HBI began in December 2012 at 40 churches in Enugu State, Nigeria. To date, we have recruited 2,000 participants of the expected 5,400. Participant recruitment will be completed in August 2013, with each participant followed though pregnancy and up to eight weeks post-delivery.

Discussion

Challenges and limitations

In the first few months of implementing the study, we encountered several ‘real world challenges’ that resulted in some redesign of the protocol as originally conceived.

Church recruitment

One of the most common barriers to recruitment of churches to participate in clinical trials involves the suspicion with which faith-based organization views the scientific community. We had anticipated that this might impact our recruitment, but to our surprise, we had such a willingness and insistence to participate from the priests that the 200 churches in the four dioceses all wanted to participate in the study. They saw the program as an evangelical tool to encourage and increase the number of males who traditionally do not attend church services regularly. Pregnant women in churches that were not initially selected were reportedly going to close by churches that were participating in the program. To avoid the potential impact of unstructured participation, we used a spoke-and-hub approach to include all the churches. Each initially selected church acts as a coordinating hub for surrounding churches that follows the randomization group of their coordinating church. This provided an organized method of expanding the number of churches to accommodate the high uptake without disrupting the randomization and follow-up schedule in the study. Baby shower receptions were held at the coordinating churches, while recruitment occurs at each individual church.

Participant recruitment

Due to the high uptake of the program by churches and subsequent uptake by pregnant women, Sundays initially reserved for baby showers also became recruiting days. This initially overwhelmed the study team. Activities initially planned for an estimated 25 participating pregnant women and their male partners ended up being attended by 100 potential participants. The study team initially ran out of supplies of forms, mama packs, and blood sample collection kits. It took a couple of months before the study team was able to closely estimate attendance at baby shower programs. Initially, some pregnant women were turned away as consent forms were exhausted.

Data collection

Although the questionnaire was constructed at a sixth grade reading level, administration of the questionnaire became very time consuming as we encountered a rather large number of individual participants who could not read English or the local language. The utilization of local church-based facilitators became very helpful in providing basic translation of information.

Conclusions

The proposed study will test a congregation-based intervention that uses a family-centered, culturally-appropriate approach that relies on a widely distributed infrastructure (religious institutions). If successful, this approach could become a platform for multiple interventions aimed at improving the quality of maternal child health services especially in hard-to-reach communities.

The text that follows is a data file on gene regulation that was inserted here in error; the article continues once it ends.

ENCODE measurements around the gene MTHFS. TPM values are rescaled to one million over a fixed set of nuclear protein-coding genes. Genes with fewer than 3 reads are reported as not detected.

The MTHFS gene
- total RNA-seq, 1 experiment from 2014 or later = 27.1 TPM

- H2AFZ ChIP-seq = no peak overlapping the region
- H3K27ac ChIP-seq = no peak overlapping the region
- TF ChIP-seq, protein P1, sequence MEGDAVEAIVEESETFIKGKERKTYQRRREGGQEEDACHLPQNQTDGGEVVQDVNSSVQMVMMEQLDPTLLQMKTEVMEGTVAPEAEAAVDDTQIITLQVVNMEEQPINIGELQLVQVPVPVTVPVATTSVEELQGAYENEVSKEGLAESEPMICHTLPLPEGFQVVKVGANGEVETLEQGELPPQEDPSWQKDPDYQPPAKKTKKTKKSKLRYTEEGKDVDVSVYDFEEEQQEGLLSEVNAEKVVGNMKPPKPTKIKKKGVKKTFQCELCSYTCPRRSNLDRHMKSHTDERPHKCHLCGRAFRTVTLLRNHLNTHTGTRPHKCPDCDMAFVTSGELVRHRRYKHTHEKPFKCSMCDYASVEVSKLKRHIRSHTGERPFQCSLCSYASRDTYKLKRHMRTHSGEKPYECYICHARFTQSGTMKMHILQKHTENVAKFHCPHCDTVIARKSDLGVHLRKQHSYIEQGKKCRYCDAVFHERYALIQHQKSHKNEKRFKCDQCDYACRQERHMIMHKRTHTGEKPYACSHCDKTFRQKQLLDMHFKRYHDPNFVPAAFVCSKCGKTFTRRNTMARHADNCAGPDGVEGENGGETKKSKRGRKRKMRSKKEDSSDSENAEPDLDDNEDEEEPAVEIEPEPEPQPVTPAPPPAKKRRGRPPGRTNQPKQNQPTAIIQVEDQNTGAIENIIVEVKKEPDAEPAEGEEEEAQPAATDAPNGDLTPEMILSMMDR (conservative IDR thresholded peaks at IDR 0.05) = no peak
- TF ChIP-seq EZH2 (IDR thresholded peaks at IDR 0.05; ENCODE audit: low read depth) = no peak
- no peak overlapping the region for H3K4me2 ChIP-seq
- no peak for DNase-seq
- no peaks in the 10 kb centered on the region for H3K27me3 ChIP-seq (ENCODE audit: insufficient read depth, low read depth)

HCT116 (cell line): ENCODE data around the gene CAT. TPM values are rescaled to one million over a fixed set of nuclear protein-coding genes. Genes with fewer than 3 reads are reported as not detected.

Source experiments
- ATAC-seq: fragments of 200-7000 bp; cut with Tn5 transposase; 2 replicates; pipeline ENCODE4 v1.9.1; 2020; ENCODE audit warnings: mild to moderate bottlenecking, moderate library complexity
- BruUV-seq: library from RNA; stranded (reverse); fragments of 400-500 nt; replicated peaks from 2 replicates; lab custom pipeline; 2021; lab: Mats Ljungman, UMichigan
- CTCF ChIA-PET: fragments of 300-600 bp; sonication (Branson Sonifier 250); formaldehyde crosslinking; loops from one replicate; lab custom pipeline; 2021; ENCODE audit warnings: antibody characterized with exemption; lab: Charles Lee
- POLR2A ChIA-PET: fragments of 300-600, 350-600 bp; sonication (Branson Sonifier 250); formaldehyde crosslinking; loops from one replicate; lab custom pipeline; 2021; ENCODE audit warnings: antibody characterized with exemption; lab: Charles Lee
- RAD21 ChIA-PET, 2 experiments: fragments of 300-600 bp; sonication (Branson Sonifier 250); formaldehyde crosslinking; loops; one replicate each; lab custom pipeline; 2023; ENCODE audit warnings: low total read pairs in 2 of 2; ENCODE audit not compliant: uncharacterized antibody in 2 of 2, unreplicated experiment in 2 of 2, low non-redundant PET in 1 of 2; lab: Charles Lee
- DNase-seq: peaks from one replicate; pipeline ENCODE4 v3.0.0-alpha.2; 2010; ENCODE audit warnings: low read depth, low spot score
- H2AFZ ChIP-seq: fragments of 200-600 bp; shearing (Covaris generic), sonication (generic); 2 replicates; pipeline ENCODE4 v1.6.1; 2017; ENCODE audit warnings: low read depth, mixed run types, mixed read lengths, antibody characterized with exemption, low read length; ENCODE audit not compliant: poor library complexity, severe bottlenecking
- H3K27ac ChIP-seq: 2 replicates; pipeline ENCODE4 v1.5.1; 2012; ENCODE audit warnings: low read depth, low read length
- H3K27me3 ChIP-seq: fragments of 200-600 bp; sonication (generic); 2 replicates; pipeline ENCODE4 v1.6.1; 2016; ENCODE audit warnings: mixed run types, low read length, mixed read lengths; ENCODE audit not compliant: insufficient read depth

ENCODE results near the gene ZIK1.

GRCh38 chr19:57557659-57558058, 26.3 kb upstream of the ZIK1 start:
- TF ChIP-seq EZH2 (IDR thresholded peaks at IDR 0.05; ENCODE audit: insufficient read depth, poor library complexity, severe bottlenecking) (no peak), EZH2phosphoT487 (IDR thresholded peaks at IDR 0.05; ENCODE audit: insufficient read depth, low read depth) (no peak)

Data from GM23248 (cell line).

Acknowledgements

The authors would like to thank our colleagues, Drs Trudy Larson, Minggen Lu, and Kristen D Clements-Nolle; the Catholic Bishops of Enugu and Awgu; the Anglican Bishop of Enugu and Archbishop of Oji-River. Their feedback was very instrumental to the development of this protocol. The authors are grateful to Ron Schrader, Ph.D., Biostatistician, University of New Mexico Clinical and Translational Science Center. We are also grateful to the team of research assistants, program coordinators and educators for their work on this project: Dina Patel; Aaron Hunt; Alice Osuji; Amaka Ogidi; Annuli Ike; Tochukwu Onuzulike, Benedicta Ozonweke and the many volunteers of PeTR-GS; Research reported in this publication was supported by the Eunice Kennedy Shriver National Institute of Child Health & Human Development of the national Institutes of Health (NIH/NICHD) under award number R01HD075050, NIH Bethesda, MD, USA. The funding agency played no role in the study conception or design, writing of the manuscript, and decision to submit the manuscript for publication.
This article is published under license to BioMed Central Ltd. This is an Open Access article distributed under the terms of the Creative Commons Attribution License (http://​creativecommons.​org/​licenses/​by/​2.​0), which permits unrestricted use, distribution, and reproduction in any medium, provided the original work is properly cited.

Competing interests

The authors declare that they have no actual or potential competing interests.

Authors’ contributions

EE conceived of and designed the study and drafted the manuscript. MO participated in design and coordination of the study; GO participated in the design of study and manuscript preparation; WY programmed the randomization procedure, preliminary analysis and manuscript preparation; SO participated in study design and manuscript preparation; CE participated in study design and draft of manuscript. All authors read and approved the final manuscript.